Calculus 4 - Multivariable Calculus - Vector Calculus Fall 2020 Online CourseDistance Calculus @ Roger Williams University offers Precalculus, Calculus I/II, Multivariable, Differential Equations, Linear Algebra, Probability Theory (Calculus-based Statistics) during every Fall term.
Distance Calculus @ Roger Williams University operates 24/7/365 with open enrollment outside of the traditional academic calendar. We offer all of our courses during the Summer, Fall, Winter, before semesters traditionally start, after semesters start, during vacation weeks ... I think you get the idea :)
If you wish to complete a Calculus 4 course online, make sure you take this course from a regionally accredited college/university so that the credits you earn from this course will actually transfer to your home college/university.
The free courses available from the MOOCs (Massive Open Online Courses) like edX, Coursera, Udacity, Khan Academy, MIT Open Courseware, etc. are really excellent courses, but they do NOT result in transferrable academic credits from an accredited university!
There are more than a few actual colleges/universities offering Calculus 4 - Multivariable Calculus - Vector Calculus courses online. Be careful as you investigate these courses - they may not fit your needs for actual course instruction and timing. Most require you enroll and engage your course during their standard academic semesters. Most will have you use a publisher's "automated textbook" which is .... um .... well, if you like that kind of thing, then you have a few options over there at those schools.
Distance Calculus is all about real university-level calculus courses - that's all we do! We have been running these courses for 20+ years, so we know how to get students through the these courses fast fast fast!
Here is a video about earning real academic credits in Calculus 4 from Distance Calculus @ Roger Williams University:
Earning Real Academic Credits for Calculus
Applied Calculus vs Calculus I
Distance Calculus - Student Reviews
Date Posted: May 3, 2018
Review by: James Holland
Courses Completed: Calculus I, Calculus II
Review: I needed to finish the Business Calculus course very very very fast before my MBA degree at Wharton started. With the AWESOME help of Diane, I finished the course in about 3 weeks, allowing me to start Wharton on time. Thanks Diane!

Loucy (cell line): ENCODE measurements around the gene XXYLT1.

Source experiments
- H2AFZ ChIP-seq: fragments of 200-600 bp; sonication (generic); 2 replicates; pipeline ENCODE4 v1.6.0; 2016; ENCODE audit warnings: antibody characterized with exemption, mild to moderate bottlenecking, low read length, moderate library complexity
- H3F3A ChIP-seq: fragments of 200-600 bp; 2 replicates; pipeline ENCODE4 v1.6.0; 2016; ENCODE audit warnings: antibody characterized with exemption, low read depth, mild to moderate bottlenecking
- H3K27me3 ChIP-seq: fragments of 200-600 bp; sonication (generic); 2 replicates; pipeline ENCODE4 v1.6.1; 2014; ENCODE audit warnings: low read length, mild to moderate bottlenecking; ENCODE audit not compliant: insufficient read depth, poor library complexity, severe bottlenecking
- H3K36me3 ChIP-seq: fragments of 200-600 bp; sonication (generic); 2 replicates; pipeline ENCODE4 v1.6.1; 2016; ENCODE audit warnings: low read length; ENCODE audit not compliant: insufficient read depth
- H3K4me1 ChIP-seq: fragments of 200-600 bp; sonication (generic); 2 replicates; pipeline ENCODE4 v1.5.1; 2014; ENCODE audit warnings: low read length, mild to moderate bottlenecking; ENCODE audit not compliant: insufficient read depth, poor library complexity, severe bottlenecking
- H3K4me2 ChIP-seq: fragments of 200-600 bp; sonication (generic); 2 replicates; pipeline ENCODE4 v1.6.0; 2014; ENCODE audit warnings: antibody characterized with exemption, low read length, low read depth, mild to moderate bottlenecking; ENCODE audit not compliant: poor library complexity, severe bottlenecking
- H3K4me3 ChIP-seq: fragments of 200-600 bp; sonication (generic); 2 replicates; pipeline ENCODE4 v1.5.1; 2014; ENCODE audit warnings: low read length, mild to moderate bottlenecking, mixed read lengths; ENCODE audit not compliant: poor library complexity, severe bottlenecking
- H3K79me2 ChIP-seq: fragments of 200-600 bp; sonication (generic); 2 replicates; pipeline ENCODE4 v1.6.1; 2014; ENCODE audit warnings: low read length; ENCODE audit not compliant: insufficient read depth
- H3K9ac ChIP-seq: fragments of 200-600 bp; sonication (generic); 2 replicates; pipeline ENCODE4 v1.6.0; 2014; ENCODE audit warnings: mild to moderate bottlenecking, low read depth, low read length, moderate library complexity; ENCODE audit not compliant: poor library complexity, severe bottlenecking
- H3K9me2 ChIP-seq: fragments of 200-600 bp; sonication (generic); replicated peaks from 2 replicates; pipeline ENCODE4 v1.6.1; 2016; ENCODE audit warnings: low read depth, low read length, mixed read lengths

Transferred Credits to: Wharton School of Business, University of Pennsylvania
Date Posted: Apr 30, 2020
Review by: Hannah J.
Courses Completed: Probability Theory
Review: Probability Theory was a great course. Very very thorough. I thought it would never end :). I was very prepared for my coursework in economics. Excellent refereshher of derivatives and integrals - really forced me to remember that stuff from freshman cal.
Transferred Credits to: Boston University
Date Posted: Dec 20, 2019
Review by: Bill K.
Courses Completed: Calculus I, Calculus II, Multivariable Calculus, Linear Algebra
Review: I took the whole calculus series and Linear Algebra via Distance Calculus. Dr. Curtis spent countless hours messaging back and forth with me, answering every question, no matter how trivial they might seem. Dr. Curtis is extremely responsive, especially if the student is curious and is willing to work hard. I don't think I ever waited much more than a day for Dr. Curtis to get a notebook back to me. Dr. Curtis would also make videos of concepts if I was really lost. The course materials are fantastic. If you are a student sitting on the fence, trying to decide between a normal classroom class or Distance Calculus classes with Livemath and Mathematica, my choice would be the Distance Calculus classes every time. The Distance Calculus classes are more engaging. The visual aspects of the class notebooks are awesome. You get the hand calculation skills you need. The best summary I can give is to say, given the opportunity, I would put my own son's math education in Dr. Curtis's hands.
Transferred Credits to: None
Distance Calculus - Curriculum Exploration
VC.06 - Sources
- V6: VC.06 - Sources:
- V6.1: VC.06 - Sources - Basics
- V6.1.a: VC.06.B1: Using a 2D integral to measure flow across closed curves
- V6.1.b: VC.06.B2: Sources, sinks, and the divergence of a vector field
- V6.1.c: VC.06.B3: Flow-across-the-curve measurements in the presence of singularities
- V6.2: VC.06 - Sources - Tutorials
- V6.2.a: VC.06.T1: The pleasure of calculating path integrals when mixed partials equation = 0
- V6.2.b: VC.06.T2: Using a 2D integral to measure flow along closed curves
- V6.2.c: VC.06.T3: Rotation (swirl) of a vector field
- V6.2.d: VC.06.T4: Summary of main ideas.
- V6.3: VC.06 - Sources - Give It a Try
- V6.3.a: VC.06.G1: Sources, sinks and swirls
- V6.3.b: VC.06.G2: Singularity sources, sinks and swirls
- V6.3.c: VC.06.G3: Agree or disagree
- V6.3.d: VC.06.G4: Flow calculations in the presence of singularities
- V6.3.e: VC.06.G5: 2D electric fields, dipole fields, and Gauss's law in physics
- V6.3.f: VC.06.G6: The Laplacian and steady-state heat
- V6.3.g: VC.06.G7: Calculating path integrals in the presence of singularities
- V6.3.h: VC.06.G8: Water and electricity
- V6.3.i: VC.06.G9: Is parallel flow always irrotational?
- V6.3.j: VC.06.G10: Spin fields
- V6.4: VC.06 - Sources - Literacy